In May, UC Berkeley Chancellor Robert Birgeneau surprised many when he announced he would be leaving the highly-ranked university. That came shortly after reports began to be released chastising his administration for their handling of the Occupy Cal protests on campus in November.

The University of California was the center of the most dramatic student protests in the country against tuition hikes for the past four years, in a state with arguably the most challenging budgetary deficit in the nation. UC has also seen an uproar from faculty over compensation, putting them in a spot where they are weighing tuition hikes against salary freezes.

Thus sums up why it's been so difficult for heads of public colleges lately -- it's hard to please everyone.

Presidents have been criticized in the past, but now in a time of financial strain and in an environment calling for reform, they're increasingly becoming the center of protest and disdain.

"The men and women in these jobs seem to have a target on their backs," wrote Jeremi Suri, the Mack Brown Distinguished professor of global leadership, history, and public policy at the University of Texas at Austin. "University leaders are an endangered species because they are wedged between opposing and powerful pressures that are undermining public universities."

Suri argues they are stuck between state lawmakers who "cut funding while requiring far-reaching reforms," and faculty who view the reforms as attacks on their teaching.

Daniel Luzer, web editor of the Washington Monthly, notes this appears to be a structural problem, not an isolated one, and he expects it will continue as long as states keep slashing education budgets.

"Universities are going to continue to have leadership problems until they come up with new and dedicated funding streams (and consistent budget expectations),” Luzer said. “No one now seems to think it’s the time for lavish funding for state universities, but dependable basic funding would be a good way to ensure effective leadership."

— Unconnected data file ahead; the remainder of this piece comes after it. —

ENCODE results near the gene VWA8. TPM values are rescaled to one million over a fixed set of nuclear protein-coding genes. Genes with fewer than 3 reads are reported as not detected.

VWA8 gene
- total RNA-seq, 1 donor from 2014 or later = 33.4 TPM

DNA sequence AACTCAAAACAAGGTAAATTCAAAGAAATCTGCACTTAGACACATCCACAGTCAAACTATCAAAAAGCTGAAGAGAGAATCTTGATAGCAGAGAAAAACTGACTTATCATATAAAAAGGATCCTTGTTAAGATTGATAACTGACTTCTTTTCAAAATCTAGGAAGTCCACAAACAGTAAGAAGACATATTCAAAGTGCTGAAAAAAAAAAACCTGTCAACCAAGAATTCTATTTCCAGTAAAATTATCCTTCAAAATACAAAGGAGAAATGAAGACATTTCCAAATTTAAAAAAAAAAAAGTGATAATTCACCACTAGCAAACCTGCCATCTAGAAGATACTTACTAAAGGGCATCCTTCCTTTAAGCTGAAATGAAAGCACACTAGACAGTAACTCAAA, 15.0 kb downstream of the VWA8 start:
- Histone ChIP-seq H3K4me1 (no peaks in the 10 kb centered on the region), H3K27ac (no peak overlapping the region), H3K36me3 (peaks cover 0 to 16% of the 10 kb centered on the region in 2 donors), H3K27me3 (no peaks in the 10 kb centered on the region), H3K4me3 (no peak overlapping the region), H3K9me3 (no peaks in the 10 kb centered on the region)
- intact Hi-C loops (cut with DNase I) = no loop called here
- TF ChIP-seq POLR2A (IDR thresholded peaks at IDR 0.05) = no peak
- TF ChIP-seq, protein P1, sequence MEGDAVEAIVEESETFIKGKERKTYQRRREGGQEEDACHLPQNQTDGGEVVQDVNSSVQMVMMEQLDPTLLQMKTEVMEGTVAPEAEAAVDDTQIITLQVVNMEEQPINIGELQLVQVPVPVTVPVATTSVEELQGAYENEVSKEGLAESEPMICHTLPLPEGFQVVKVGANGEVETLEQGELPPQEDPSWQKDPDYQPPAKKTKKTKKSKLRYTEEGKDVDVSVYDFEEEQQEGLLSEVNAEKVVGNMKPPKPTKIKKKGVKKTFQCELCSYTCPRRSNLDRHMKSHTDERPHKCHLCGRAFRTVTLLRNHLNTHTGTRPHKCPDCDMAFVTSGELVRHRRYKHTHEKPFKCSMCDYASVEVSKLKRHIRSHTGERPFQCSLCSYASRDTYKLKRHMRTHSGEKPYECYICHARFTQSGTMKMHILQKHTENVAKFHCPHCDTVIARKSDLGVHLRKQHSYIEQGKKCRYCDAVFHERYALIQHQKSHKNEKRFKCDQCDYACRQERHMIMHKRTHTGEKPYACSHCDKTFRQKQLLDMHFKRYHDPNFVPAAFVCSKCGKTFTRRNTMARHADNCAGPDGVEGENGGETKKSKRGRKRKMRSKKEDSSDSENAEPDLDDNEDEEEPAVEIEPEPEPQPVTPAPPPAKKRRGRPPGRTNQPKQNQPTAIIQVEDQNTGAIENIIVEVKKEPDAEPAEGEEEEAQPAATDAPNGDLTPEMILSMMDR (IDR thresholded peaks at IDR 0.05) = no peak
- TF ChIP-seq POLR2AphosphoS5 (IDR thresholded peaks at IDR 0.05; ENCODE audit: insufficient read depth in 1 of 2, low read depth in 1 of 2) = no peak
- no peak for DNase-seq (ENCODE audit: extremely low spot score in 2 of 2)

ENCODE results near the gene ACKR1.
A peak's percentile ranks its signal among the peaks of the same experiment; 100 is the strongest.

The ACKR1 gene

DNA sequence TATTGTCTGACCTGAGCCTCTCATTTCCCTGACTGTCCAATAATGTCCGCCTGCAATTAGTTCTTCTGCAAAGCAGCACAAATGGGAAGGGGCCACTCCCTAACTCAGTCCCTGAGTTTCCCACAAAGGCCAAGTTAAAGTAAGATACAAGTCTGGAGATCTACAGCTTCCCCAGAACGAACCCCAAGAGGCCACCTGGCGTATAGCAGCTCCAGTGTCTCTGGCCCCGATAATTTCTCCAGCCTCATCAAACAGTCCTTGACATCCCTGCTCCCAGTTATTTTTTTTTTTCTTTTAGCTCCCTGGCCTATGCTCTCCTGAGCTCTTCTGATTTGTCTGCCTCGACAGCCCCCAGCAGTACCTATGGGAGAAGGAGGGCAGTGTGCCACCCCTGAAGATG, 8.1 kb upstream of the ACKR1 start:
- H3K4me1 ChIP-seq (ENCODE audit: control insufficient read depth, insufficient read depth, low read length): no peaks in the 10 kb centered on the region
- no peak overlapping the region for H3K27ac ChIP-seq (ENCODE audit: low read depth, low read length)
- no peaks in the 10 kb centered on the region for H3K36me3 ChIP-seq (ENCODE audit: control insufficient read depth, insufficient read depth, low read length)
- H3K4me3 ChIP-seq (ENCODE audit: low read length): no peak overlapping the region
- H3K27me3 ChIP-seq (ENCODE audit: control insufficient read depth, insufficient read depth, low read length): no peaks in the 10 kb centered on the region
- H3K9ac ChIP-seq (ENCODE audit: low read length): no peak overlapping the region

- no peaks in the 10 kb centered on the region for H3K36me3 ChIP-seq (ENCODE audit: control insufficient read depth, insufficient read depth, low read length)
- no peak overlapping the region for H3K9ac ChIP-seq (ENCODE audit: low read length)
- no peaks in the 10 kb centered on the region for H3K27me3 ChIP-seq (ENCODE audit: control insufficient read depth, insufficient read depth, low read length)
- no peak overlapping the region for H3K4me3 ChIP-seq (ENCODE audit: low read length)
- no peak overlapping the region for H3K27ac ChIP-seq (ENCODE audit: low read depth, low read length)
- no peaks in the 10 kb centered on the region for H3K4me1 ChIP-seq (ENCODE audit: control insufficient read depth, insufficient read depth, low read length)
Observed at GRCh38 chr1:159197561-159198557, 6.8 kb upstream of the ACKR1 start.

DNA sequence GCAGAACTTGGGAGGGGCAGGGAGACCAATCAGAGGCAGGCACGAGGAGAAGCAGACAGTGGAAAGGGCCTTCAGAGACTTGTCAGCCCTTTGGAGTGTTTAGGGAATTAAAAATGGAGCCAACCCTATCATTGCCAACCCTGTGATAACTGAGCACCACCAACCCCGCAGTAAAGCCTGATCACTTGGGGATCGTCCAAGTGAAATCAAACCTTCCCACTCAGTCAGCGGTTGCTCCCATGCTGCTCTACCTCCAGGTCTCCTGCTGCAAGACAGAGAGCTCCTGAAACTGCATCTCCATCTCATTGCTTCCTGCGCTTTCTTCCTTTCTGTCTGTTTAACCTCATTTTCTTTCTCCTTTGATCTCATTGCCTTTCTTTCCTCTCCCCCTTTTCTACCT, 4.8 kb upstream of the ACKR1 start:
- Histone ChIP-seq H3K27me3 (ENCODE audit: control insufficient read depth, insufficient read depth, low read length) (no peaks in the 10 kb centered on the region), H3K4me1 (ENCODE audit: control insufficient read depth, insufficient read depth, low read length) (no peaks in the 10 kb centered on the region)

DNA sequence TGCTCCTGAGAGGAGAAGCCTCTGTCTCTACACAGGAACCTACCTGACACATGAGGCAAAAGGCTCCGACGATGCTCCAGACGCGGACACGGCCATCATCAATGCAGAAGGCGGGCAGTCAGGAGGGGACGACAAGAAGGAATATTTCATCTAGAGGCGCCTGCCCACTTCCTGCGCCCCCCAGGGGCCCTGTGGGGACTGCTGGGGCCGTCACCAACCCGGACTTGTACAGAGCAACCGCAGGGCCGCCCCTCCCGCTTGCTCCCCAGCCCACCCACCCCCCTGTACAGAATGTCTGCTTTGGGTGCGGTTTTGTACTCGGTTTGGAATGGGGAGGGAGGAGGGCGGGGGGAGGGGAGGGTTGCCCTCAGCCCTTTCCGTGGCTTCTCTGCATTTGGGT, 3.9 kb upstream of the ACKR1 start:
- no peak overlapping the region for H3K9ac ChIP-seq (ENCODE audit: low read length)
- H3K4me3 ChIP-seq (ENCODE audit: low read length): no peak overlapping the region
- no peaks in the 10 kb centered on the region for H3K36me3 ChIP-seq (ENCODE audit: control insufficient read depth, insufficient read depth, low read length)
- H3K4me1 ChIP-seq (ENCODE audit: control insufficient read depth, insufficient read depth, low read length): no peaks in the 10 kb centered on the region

Research shows that these funding reductions are falling on people who don't know how to handle "financial tsunamis." Rick Ginsberg, dean of Kansas University’s School of Education, and Karen Multon, chairwoman and professor of research and psychology in education at KU, found state budget cuts created a great deal of stress on administrators and deans at public universities because they aren't trained to deal with it.

"What's crystal clear is nobody’s prepared for dealing with this," Ginsberg said.

Broad said the boards –- who make the final call on critical issues like tuition increases –- have tough jobs as well, but they “owe their loyalty to the president” of the universities and should be working to protect them.

"At the end of the day it is the president of the university who needs to sort out all of those priorities and chart the best course for the future of the institution," Broad said.

But with all of these pressures and challenges from governing boards, that will prove to be a difficult task.

"It just simply isn't feasible," Broad said.